I sit half-listening to the patter of raindrops on the heart-shaped leaves of a young redbud, a tender tattoo as if ethereal fingers played a tune. The light emerald is touched with shimmering gold from a brief flash of sunset promising more of the same tomorrow.
This music of nature that pleases me so also terrifies the cats; they huddle beneath my knees as if I am the only safety they can claim. I turn the pages of my heavy book, mind half-engrossed in the details of life during the Revolutionary War era, but reaching to touch soft, warm fur now and then. It seems to be enough.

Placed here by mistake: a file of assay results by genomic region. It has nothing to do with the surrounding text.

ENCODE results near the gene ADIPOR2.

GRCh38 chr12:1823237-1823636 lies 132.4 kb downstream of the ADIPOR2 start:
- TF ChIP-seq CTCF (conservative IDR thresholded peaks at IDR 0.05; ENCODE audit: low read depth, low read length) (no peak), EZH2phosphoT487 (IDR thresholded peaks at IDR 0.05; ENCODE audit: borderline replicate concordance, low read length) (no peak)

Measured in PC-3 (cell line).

The scent of fragrant oolong tea and ginger snaps mingles with the bruised green odor of wet forest and printed pages. A neat, white-velvet paw wraps around my ankle, stealthy but trusting, and I can feel a tickle of whiskers and steady breath against my bare heel.
Turning another page, I am careful not to move my feet, sanctuary that they have become, and quietly breathe deep of evening birdsong and mountain clouds.
© July 6, 2017, by R. Lee Tipton